Winter Walks Slowly
I am now carrying half my body weight. This is no complaint. As the days grow shorter I am thankful for the few additions I allow myself. There is no price I can put on the simple joys, a warm sweater that stops the wind, part of a book that lets me walk with a voice outside my own, moving over lands I will never know, a small radio with a little speaker that allows me to still hear the wind, the pant of coyotes walking past, and the raking of trees in the night sky while easy songs play out into the night softly. Leaves begin to fall now not unlike the sound of rain on the tent. Lights from the homes I see through the trees where I bed down now sing like country music when the heart is already sad. I move camp to water. Water heals the heart until the lights of distant homes blink indifferently. Memories become more gentle. Sometimes I think of their sitting down at the table, blue an d white plates, and chicken shiny with oil. Sometimes I think I hear them laughing in front of a radio held together with electric tape. Sometimes I just hear the leaves discusing time, and I never see the window lights coming through the woods.
Nearly a week past as I shared the home of Robert and his girlfriend Cindy in the town of Pauls Valley, a town I meant to breeze through. Although younger, Robert and I moved from his coffee-shop tables into evenings on his porch talking about years gone by, roads taken, and not; my years as a paratrooper and his time as a police officer. Some hats we can take off physically, but we never totally take off our souls. It becomes clearer to me how much of life is trading where giving is gaining. Stories , knives, thick sandwiches with pink slices of meat, and coffee-beans black with oil all move around us in circles of waking and sleeping. In the barn we cut bamboo to make into a native flute for Robert because he feel in love with my cedar travel-mate. Sketches are made to direct him to complete the project when I become memory. Usually I spend days carving cedar to make a flute, not counting the drilling and finish sanding. The natural structure of bamboo will save alot of work, and perhaps a few cuts on Robert's hands.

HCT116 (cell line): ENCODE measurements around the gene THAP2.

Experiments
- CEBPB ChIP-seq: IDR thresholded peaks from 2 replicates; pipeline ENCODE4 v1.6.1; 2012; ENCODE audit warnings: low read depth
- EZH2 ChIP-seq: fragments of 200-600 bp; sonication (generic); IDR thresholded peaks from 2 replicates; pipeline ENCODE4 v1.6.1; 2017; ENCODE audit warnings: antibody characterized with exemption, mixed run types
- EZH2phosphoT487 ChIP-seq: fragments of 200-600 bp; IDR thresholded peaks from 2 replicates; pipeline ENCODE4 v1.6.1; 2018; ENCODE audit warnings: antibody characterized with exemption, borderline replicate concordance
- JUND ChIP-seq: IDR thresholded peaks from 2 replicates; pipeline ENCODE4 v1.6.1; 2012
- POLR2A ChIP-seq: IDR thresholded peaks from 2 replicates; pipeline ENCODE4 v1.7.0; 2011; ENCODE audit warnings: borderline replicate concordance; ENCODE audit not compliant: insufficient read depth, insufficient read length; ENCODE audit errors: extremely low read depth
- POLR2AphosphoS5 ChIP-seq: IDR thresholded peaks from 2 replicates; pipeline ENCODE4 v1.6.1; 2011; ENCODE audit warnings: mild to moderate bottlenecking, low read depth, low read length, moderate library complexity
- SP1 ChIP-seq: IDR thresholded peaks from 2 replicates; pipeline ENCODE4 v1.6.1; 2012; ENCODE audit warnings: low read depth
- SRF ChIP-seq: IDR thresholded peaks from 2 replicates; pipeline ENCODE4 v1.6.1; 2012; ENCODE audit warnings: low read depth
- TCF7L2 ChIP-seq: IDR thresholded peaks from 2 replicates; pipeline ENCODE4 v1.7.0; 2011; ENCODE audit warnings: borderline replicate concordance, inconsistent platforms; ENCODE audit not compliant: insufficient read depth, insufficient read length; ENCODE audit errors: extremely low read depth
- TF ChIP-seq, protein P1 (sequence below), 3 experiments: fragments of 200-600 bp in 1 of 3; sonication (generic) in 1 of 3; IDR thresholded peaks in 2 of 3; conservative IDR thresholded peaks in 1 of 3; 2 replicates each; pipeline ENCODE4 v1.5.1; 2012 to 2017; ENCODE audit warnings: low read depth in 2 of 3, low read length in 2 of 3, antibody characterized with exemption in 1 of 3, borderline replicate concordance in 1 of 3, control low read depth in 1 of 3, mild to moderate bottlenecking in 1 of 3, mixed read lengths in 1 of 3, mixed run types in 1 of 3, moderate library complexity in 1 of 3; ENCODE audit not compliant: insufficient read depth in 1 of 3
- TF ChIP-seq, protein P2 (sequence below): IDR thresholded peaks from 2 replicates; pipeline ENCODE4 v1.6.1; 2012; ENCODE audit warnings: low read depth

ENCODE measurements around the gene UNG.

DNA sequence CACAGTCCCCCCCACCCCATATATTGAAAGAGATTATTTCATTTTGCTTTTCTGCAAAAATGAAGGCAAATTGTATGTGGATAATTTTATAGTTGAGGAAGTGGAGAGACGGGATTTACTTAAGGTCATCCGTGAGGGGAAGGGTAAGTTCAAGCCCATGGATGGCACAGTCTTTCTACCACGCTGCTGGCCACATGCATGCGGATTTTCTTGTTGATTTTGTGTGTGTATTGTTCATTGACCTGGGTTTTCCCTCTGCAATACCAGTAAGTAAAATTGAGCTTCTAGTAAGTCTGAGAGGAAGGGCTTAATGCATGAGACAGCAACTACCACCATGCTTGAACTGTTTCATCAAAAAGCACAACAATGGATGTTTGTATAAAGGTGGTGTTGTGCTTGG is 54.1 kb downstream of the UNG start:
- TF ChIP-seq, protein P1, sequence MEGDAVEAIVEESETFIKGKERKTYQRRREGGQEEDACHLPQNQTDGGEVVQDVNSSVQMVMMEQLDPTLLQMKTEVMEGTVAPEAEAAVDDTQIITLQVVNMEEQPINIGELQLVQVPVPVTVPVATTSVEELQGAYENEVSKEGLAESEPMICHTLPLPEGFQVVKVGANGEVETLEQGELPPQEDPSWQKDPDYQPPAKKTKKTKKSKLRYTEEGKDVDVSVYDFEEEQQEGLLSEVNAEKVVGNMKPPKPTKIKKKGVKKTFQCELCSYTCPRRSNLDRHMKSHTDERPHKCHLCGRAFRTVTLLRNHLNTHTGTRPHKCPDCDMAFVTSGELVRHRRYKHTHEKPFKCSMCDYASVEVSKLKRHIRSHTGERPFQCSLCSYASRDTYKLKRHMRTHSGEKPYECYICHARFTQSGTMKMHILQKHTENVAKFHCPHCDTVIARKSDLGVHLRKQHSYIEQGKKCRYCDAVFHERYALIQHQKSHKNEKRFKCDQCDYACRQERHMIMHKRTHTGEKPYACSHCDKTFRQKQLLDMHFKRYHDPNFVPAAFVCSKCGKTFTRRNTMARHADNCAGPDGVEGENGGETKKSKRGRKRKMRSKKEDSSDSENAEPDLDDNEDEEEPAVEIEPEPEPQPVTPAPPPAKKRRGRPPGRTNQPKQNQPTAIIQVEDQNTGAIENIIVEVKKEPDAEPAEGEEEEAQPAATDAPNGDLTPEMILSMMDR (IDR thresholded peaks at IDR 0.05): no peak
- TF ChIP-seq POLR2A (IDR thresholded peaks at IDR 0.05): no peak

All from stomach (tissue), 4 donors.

Maps were studied--warnings given about crystal meth labs on wheels, and things that DO go bump in the night, more great food to stow in my stomach for the coming cold, deeper conversations that turned one overnight on the couch into nearly a week.
It was good for my head to put on a black apron to help prep sandwiches in the Coffeehouse Gallery, and give stories to customers as I cleared their table. As much as I have grown to acke for food while on the walk, the need to hear another's voice, to hear stories that are not mine, voices that are not in my head--this is a meat that I can not find inside the shell of a turtle, or in the lonely night talk of the coyotes counting clouds. This one staple can not be pushed into lightweight jars to ride tight to my spine. I did not know that I needed people so deeply until I began to know them only in small sips before leaving, and then silence is at me again. I do not walk from town to town to touch new earth. I do not rush after the bacon that curls up from the pan miles ahead sending it's scent floating down the road to me just because my ribs can be played with a stick. I push on when I am pummeled with heat or frozen fingers just to hear your voice.
A few miles down the road from Pauls Valley, Robert's mustang pulls up beside me. He is a good looking man, somewhere's close to thirty, that still carrys himself like a police officer. His hair is short and dark. He is more eager to move into a smile than a heavy face, and that is why we blend. "My son just wanted to say good-bye," says Robert as he leans over his son Dustin who is beaming up at me for the first time. Good-byes sometimes come on hard. Even when the clock is kind there is another movement behind the heart that differs soul to soul. Robert and I know that chance can be unkind. Sometimes good-byes are final. It is good to look back when this leaving might never bring our lives together again. Maybe Alaska we unite us all.
Shouldering my pack that weighs more than it ever has before. I think of cresant rolls with turkey, peppered cheese, and military MRE's that Robert somehow convinced me to carry. I may be bent over, but tomorrow I will not go hungry. A man at the gas station told me he saw snowflakes falling just up the road. It is the third Halloween of the walk. Tonight I'll hunker down early, listening to the laughter of children moving under porchlights drunk on candy.